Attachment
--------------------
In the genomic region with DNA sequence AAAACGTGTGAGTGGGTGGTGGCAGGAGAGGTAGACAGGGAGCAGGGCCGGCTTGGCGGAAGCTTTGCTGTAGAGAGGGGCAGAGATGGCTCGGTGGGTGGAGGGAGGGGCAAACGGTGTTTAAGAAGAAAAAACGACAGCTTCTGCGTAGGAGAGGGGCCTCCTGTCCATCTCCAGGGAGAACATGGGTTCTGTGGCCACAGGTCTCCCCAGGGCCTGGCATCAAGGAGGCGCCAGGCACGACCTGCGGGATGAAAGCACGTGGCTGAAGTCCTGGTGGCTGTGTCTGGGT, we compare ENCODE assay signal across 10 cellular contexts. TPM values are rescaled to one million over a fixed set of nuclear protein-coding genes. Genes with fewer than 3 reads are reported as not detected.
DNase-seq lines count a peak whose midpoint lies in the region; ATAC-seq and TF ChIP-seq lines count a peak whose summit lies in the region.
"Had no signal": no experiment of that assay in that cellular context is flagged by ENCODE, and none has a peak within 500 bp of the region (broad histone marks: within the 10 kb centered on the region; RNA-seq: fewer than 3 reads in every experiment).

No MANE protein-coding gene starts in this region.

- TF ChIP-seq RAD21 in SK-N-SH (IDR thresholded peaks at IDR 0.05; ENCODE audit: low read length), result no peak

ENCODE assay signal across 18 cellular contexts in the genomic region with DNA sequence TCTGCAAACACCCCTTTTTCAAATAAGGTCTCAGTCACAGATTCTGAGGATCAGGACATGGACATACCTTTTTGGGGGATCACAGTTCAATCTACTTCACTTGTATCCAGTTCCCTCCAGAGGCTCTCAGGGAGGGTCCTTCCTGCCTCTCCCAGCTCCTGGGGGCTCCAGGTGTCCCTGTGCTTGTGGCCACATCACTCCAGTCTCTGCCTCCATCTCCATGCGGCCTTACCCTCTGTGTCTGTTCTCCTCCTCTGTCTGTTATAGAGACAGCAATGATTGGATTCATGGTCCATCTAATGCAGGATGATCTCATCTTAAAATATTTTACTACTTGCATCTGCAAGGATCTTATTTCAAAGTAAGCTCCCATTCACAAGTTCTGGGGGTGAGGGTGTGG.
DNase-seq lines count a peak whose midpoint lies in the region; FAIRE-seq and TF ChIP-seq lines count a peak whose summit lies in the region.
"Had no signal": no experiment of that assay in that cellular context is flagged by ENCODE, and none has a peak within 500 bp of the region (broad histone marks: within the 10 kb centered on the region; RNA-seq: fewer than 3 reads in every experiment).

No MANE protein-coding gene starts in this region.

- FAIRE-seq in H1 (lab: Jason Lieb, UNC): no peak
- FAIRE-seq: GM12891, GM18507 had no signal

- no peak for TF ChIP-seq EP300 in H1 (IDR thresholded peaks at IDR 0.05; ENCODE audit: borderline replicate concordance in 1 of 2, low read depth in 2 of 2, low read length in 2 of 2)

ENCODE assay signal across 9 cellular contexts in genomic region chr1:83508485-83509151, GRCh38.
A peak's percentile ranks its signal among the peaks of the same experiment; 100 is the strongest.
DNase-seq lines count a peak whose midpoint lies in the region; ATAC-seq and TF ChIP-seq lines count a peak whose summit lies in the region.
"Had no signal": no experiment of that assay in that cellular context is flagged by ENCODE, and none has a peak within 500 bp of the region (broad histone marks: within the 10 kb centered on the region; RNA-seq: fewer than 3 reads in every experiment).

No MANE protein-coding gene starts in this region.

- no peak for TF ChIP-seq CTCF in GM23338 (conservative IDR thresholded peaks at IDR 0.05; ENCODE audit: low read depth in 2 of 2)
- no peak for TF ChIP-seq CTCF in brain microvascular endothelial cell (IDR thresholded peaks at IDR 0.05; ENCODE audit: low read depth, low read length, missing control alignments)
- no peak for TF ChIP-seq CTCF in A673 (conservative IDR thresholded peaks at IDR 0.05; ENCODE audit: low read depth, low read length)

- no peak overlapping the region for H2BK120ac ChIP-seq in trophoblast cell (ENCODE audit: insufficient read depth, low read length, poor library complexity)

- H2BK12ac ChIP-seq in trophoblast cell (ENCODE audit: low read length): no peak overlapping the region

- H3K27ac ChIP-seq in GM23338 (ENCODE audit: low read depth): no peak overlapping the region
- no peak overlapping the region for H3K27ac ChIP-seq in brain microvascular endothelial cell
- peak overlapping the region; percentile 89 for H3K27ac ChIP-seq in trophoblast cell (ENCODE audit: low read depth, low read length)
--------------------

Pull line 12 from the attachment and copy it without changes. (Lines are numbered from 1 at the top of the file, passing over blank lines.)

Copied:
- no peak for TF ChIP-seq EP300 in H1 (IDR thresholded peaks at IDR 0.05; ENCODE audit: borderline replicate concordance in 1 of 2, low read depth in 2 of 2, low read length in 2 of 2)